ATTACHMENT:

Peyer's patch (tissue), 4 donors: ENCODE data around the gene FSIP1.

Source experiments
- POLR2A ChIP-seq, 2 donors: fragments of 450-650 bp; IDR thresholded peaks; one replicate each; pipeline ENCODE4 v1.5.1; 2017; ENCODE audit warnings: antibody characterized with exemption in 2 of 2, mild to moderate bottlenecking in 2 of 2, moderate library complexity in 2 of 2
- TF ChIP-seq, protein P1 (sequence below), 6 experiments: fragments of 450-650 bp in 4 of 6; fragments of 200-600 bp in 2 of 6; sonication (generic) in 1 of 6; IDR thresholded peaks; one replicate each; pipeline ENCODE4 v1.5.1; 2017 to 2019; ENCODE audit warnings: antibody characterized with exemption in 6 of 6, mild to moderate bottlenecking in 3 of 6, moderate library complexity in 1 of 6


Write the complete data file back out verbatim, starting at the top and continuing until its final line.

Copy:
Peyer's patch (tissue), 4 donors: ENCODE data around the gene FSIP1.

Source experiments
- POLR2A ChIP-seq, 2 donors: fragments of 450-650 bp; IDR thresholded peaks; one replicate each; pipeline ENCODE4 v1.5.1; 2017; ENCODE audit warnings: antibody characterized with exemption in 2 of 2, mild to moderate bottlenecking in 2 of 2, moderate library complexity in 2 of 2
- TF ChIP-seq, protein P1 (sequence below), 6 experiments: fragments of 450-650 bp in 4 of 6; fragments of 200-600 bp in 2 of 6; sonication (generic) in 1 of 6; IDR thresholded peaks; one replicate each; pipeline ENCODE4 v1.5.1; 2017 to 2019; ENCODE audit warnings: antibody characterized with exemption in 6 of 6, mild to moderate bottlenecking in 3 of 6, moderate library complexity in 1 of 6